The UK’s Daily Mail has an article on the Japan earthquake and tsunami filed under ‘Science and Technology’. So to get the facts, naturally they sought out and interviewed seismologists, geologists, science writers, and astrologers. That’s right, astrologers, not astronomers. Because astrology is obviously a scientific discipline, like homeopathy.
In the interest of so-called journalistic objectivity, media factories like the Daily Mail and the ABC engage in ‘he-said-she-said’ reporting regardless of the competence and qualifications of those they choose to interview. This is an all too common media gimmick cynically used to create a ‘debate’ on matters where the facts are already well-established and accepted by all intelligent, informed, rational people (who can be incredibly knowledgeable on the relevant subject). Controversy sells papers and grabs eyeballs. We see this rotten trick being pulled on the evolution-vs-creationism issue, where media outlets give equal time and page space to both legitimate science and religious bollocks. “Teach the controversy” is really a euphemism for “give lies the same consideration as facts”. Ditto for vaccine safety, where the fact-deprived sputterings of anti-vaccination paranoiacs are given the same weight as statements from doctors and medical scientists.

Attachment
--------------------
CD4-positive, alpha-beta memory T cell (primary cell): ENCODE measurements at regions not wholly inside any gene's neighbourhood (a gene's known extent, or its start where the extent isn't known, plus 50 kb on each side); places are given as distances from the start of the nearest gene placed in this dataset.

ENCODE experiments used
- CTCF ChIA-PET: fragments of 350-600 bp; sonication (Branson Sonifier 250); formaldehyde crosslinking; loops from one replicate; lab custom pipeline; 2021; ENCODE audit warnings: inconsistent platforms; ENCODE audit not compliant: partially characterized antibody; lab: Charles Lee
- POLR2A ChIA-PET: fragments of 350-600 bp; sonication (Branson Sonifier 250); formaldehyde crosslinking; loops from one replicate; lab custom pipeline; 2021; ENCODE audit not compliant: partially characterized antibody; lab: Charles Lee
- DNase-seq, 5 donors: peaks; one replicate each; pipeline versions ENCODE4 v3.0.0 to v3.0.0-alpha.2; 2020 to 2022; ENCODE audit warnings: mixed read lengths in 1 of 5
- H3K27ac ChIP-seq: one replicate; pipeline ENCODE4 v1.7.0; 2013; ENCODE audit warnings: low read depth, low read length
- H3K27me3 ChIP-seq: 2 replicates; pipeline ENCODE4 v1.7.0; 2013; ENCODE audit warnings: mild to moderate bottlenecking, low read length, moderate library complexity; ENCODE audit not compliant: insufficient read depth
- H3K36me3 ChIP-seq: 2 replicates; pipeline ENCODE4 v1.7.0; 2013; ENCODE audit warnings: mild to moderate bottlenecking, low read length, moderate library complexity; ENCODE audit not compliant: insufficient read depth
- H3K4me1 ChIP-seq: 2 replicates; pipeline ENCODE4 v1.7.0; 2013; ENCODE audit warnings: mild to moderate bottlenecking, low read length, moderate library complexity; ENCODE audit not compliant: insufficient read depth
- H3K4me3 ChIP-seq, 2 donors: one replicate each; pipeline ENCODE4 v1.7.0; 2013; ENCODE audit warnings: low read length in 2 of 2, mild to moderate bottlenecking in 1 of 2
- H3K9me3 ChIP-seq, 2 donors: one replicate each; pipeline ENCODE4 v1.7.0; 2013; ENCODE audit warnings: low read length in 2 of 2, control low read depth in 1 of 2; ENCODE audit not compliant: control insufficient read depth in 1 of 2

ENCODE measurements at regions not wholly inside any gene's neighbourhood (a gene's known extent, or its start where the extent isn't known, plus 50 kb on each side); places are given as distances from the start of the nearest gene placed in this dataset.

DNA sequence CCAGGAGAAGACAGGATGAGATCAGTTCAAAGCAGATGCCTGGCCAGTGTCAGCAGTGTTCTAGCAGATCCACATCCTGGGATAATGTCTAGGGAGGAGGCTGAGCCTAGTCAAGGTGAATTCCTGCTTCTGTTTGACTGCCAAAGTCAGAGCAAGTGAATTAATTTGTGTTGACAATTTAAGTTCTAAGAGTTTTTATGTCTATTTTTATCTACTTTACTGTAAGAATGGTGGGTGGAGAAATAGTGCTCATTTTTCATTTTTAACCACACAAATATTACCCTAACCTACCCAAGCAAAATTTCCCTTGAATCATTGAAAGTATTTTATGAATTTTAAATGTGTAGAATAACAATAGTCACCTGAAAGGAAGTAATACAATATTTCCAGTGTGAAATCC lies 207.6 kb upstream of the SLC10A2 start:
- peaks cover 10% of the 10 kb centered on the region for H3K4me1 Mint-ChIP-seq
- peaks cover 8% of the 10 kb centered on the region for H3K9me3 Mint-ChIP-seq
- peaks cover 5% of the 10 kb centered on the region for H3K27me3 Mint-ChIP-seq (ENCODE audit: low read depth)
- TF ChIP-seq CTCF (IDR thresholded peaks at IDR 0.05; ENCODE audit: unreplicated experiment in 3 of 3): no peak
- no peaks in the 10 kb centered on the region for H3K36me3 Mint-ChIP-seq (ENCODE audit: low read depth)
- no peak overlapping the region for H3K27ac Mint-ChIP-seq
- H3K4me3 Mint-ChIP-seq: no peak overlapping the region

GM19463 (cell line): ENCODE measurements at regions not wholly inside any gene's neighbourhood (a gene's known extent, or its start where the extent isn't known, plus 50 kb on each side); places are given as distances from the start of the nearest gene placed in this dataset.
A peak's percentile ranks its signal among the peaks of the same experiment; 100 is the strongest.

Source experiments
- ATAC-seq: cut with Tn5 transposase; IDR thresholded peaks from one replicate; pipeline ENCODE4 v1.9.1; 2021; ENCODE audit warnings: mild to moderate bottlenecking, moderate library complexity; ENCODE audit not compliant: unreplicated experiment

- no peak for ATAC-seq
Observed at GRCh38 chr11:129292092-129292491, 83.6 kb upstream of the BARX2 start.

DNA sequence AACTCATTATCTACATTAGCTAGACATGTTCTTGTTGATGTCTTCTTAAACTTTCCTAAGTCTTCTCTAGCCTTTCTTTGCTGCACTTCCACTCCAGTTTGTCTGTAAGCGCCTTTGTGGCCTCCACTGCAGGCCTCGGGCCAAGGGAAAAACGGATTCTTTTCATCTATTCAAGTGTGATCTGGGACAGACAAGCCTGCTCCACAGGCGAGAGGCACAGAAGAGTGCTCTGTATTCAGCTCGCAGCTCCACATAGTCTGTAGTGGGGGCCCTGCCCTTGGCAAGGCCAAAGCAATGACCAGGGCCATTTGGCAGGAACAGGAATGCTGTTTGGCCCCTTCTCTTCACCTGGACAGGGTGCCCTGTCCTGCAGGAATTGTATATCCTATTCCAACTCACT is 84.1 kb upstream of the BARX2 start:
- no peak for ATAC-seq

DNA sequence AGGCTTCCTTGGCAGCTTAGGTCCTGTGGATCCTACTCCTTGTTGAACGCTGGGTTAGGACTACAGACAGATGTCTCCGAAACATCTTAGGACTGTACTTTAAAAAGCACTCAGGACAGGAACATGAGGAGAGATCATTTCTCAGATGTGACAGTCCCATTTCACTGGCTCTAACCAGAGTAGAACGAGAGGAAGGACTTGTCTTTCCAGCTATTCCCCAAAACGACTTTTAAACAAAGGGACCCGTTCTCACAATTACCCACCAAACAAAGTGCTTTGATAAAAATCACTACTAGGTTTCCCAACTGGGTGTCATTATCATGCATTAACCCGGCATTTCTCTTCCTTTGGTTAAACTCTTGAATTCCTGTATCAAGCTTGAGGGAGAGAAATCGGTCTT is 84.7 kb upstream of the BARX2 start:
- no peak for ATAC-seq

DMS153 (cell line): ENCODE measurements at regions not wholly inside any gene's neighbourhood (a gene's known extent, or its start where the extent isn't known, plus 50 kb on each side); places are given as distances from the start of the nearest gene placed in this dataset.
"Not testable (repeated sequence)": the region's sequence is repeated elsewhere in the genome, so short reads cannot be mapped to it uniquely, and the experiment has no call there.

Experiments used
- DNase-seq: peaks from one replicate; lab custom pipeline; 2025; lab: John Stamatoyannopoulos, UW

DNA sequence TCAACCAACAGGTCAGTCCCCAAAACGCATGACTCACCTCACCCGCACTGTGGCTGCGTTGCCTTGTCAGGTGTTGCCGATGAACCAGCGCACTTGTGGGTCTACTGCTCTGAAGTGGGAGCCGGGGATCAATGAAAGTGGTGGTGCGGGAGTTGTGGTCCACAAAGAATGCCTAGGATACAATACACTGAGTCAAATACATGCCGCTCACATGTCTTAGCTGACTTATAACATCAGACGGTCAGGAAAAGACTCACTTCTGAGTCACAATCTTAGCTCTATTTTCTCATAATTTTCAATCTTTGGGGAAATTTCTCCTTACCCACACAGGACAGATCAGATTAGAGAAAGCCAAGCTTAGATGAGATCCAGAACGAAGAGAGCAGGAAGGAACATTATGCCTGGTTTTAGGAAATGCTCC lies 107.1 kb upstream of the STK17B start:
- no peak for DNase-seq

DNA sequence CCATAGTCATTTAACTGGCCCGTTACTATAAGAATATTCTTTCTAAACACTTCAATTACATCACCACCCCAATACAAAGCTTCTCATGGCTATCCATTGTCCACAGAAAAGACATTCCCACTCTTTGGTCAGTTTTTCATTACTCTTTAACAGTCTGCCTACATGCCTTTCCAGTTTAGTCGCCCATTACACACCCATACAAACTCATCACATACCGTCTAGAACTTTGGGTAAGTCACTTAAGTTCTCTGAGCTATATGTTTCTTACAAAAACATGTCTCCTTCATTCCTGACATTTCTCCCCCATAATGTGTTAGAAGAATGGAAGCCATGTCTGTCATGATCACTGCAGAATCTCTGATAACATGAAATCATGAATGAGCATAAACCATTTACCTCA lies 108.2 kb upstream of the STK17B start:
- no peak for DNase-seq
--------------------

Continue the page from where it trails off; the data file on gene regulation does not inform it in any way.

When it comes to separating the wheat from the chaff, the media often prefer not to discriminate. Why, that’s the consumer's job! Too bad if they happen to lack the education or critical thinking skills to tell shit from gold.
I’m not going to dignify the astrologers’ delusional ravings about earthquake-causing ‘supermoons’ with a critique. For gold, not shit, read Evelyn Mervine’s highly informative Skepchick post on what really causes earthquakes, and why Japan gets so many of them. It’s even got pretty pictures and colourful maps. The best bit: not one mention of a fucking supermoon.
Hat tip to Martin at Furious Purpose.